Currently, guidelines for patients undergoing cancer treatment and for cancer survivors support the incorporation of exercise as a part of standard care and recommend adherence to typical physical activity and sedentary behaviour guidelines for the general population [78, 79]. Exercise has been shown to be safe and effective for reducing the burden of many adverse physical and psychological effects associated with cancer treatment [80,81,82,83]. However, optimising the type and timing of specific exercise interventions in allo-SCT patients requires further investigation. In this regard, the outcomes from this study will help to inform future evidence-based guidelines for allo-SCT patients for clinicians and provide insight regarding the efficacy of an exercise intervention for mitigating the detrimental cardiovascular effects and reductions in quality of life associated with the treatment. The feasibility and adherence to the intervention will be evaluated once the study has been completed to assist with the design of future, larger cohort, and multicentre studies.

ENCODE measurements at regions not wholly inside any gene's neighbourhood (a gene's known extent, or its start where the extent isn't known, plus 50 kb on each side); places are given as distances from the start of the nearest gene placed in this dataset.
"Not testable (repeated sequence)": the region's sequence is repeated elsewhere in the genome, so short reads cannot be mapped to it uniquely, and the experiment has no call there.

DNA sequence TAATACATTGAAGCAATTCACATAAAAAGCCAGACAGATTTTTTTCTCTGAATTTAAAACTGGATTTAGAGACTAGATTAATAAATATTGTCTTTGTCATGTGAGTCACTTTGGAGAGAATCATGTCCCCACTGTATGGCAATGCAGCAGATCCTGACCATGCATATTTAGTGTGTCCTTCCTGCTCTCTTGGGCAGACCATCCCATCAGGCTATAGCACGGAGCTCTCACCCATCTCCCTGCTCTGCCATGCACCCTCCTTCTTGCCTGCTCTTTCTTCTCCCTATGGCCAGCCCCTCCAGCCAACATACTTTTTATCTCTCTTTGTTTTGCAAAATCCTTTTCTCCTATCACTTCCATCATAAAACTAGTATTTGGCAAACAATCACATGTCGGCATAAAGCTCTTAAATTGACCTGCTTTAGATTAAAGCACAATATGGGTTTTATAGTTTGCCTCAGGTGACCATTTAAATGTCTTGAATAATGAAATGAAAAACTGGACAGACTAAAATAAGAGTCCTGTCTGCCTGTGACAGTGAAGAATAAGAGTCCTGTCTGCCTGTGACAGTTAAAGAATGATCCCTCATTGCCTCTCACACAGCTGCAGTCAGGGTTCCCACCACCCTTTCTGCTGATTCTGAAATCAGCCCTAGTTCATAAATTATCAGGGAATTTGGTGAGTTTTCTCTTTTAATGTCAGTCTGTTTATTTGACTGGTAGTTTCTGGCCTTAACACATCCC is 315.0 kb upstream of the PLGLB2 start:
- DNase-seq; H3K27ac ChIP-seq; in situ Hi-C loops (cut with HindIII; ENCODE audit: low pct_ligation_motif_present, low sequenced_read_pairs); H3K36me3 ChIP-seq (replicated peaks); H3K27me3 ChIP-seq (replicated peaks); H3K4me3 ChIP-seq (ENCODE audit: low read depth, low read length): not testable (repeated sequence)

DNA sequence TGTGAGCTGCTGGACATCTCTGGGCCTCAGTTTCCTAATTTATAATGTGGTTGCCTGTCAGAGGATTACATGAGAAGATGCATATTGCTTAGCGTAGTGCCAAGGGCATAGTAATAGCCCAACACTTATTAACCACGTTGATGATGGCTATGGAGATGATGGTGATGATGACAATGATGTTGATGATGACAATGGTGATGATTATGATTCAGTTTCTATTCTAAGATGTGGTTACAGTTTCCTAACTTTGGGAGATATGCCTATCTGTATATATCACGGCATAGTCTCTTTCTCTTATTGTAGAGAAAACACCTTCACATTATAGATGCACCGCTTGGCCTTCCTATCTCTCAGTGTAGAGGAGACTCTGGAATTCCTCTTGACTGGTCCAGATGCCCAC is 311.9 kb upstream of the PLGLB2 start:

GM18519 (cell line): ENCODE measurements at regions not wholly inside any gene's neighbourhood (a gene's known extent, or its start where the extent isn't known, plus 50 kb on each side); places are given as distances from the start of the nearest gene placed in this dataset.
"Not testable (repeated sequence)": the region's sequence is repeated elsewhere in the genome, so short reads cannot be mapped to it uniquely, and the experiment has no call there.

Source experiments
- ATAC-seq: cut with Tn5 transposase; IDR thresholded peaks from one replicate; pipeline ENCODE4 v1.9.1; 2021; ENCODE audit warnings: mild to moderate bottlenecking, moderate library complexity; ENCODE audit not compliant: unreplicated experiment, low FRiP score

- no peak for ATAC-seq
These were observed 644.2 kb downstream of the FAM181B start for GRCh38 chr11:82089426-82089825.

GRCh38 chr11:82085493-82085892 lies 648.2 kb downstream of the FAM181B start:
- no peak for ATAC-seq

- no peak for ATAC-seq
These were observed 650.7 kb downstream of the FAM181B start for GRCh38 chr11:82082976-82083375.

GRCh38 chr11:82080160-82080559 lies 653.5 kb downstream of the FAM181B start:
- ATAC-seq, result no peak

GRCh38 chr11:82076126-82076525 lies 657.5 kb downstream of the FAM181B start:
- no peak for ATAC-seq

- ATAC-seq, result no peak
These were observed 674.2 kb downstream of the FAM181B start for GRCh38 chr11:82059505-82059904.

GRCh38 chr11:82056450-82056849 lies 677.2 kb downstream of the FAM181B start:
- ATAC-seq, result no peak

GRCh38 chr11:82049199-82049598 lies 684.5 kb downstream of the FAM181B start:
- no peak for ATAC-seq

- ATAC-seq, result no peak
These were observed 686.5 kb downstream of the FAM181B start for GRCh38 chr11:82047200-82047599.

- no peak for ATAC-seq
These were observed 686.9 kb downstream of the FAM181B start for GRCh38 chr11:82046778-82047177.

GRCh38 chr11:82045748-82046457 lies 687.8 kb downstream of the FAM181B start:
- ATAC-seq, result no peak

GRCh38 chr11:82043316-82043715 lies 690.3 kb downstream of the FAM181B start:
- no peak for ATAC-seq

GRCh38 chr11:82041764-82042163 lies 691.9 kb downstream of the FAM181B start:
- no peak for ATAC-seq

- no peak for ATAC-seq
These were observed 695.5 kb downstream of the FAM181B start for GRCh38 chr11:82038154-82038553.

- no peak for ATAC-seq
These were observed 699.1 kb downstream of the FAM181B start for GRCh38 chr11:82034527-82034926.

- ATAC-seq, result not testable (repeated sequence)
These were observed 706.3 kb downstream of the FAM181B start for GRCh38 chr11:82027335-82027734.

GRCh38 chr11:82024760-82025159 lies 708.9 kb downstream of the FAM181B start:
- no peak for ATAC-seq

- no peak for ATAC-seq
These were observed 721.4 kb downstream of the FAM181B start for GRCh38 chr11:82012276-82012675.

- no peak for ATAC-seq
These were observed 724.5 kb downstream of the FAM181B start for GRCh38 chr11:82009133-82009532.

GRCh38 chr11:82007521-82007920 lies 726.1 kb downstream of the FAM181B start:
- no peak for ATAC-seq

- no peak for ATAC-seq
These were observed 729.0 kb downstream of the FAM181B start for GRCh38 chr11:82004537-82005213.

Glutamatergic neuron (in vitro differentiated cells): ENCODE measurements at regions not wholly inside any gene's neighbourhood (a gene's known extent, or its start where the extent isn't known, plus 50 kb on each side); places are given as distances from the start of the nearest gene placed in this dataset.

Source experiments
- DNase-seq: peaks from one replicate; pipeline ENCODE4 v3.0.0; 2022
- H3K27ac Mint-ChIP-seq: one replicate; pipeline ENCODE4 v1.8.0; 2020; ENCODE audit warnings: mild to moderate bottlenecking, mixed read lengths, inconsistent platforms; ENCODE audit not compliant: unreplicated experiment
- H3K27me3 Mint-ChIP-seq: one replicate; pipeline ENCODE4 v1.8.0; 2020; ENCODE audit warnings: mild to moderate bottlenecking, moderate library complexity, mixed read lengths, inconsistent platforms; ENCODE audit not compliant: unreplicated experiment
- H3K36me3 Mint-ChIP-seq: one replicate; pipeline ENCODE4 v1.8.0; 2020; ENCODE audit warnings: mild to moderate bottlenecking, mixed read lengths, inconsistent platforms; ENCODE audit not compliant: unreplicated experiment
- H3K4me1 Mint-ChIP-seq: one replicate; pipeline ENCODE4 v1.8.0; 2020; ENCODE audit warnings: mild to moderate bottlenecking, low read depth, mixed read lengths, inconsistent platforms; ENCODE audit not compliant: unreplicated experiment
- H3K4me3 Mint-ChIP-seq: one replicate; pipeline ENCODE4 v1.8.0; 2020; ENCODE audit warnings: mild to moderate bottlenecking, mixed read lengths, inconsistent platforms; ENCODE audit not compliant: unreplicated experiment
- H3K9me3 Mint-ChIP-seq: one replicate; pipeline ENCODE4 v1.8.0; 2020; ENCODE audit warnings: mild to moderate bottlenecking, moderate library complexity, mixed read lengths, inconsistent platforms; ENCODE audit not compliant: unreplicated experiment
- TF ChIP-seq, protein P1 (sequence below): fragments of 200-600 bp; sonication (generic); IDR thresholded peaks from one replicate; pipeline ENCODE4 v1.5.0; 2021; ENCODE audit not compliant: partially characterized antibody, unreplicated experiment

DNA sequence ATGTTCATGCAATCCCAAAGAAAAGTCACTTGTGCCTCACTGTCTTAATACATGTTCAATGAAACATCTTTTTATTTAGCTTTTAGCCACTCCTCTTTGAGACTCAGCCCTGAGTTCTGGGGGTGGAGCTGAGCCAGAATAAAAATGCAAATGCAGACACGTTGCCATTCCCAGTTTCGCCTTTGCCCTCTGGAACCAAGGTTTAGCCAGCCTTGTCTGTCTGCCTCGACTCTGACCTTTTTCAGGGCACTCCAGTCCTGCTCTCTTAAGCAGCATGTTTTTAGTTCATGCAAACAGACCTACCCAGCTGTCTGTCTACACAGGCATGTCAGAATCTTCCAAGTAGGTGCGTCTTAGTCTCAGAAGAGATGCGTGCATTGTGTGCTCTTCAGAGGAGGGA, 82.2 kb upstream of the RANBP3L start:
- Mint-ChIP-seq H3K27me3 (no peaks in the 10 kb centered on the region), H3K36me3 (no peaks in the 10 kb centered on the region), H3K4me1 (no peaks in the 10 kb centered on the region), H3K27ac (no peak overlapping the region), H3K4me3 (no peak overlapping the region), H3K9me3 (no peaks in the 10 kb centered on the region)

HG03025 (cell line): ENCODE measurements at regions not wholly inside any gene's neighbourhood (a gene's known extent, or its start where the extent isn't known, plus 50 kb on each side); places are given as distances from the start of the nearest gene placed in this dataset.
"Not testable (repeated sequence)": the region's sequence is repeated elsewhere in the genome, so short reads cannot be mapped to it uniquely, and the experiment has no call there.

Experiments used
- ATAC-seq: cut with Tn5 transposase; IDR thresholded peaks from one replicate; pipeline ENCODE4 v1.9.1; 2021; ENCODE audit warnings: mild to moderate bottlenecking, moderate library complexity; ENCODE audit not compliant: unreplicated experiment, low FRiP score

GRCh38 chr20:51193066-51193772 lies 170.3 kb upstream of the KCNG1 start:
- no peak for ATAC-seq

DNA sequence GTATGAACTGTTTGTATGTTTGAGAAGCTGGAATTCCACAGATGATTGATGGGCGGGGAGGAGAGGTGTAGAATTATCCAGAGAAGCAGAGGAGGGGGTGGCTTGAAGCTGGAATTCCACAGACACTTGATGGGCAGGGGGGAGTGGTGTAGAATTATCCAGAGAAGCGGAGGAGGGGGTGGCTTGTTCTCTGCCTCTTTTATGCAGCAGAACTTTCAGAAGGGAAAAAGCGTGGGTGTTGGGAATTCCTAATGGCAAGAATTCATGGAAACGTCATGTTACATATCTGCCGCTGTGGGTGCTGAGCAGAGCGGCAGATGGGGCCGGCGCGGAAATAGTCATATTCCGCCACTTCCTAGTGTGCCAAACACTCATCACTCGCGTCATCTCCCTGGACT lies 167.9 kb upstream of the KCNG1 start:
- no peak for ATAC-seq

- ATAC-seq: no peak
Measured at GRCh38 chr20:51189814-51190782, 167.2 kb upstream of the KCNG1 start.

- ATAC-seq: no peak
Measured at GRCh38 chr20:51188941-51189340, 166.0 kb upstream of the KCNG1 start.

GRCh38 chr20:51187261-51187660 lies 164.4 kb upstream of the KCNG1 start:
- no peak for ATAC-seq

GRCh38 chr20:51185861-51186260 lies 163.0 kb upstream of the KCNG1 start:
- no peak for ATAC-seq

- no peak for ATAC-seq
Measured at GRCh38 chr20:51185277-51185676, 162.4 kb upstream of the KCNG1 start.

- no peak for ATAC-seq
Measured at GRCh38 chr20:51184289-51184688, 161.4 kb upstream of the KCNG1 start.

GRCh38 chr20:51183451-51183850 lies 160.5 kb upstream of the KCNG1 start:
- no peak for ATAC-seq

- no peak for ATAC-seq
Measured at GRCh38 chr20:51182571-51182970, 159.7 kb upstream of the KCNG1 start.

Practical challenges, strengths, and limitations

There are challenges associated with conducting this type of intervention within a clinical cohort that commonly experience a wide range of treatment-related adverse effects. From a practical perspective, the ability of the patients to perform the intervention in accordance with the study protocol may be impacted by the erratic health status of the individuals throughout their treatment. Indeed, in this acute setting, it is common for allo-SCT patients to report high levels of nausea, fatigue, breathlessness, muscle pain, diarrhea, and loss of appetite, amongst many other side effects [84]. Furthermore, low hemoglobin and platelet levels are inherent to allo-SCT and can persist throughout acute inpatient and outpatient recovery. As such, all exercise sessions will be individualised to accommodate each participant’s current health status. For instance, both objective (heart rate and workload) and subjective (RPE) measures of intensity will be assessed to accommodate any daily fluctuations in physiological presentation.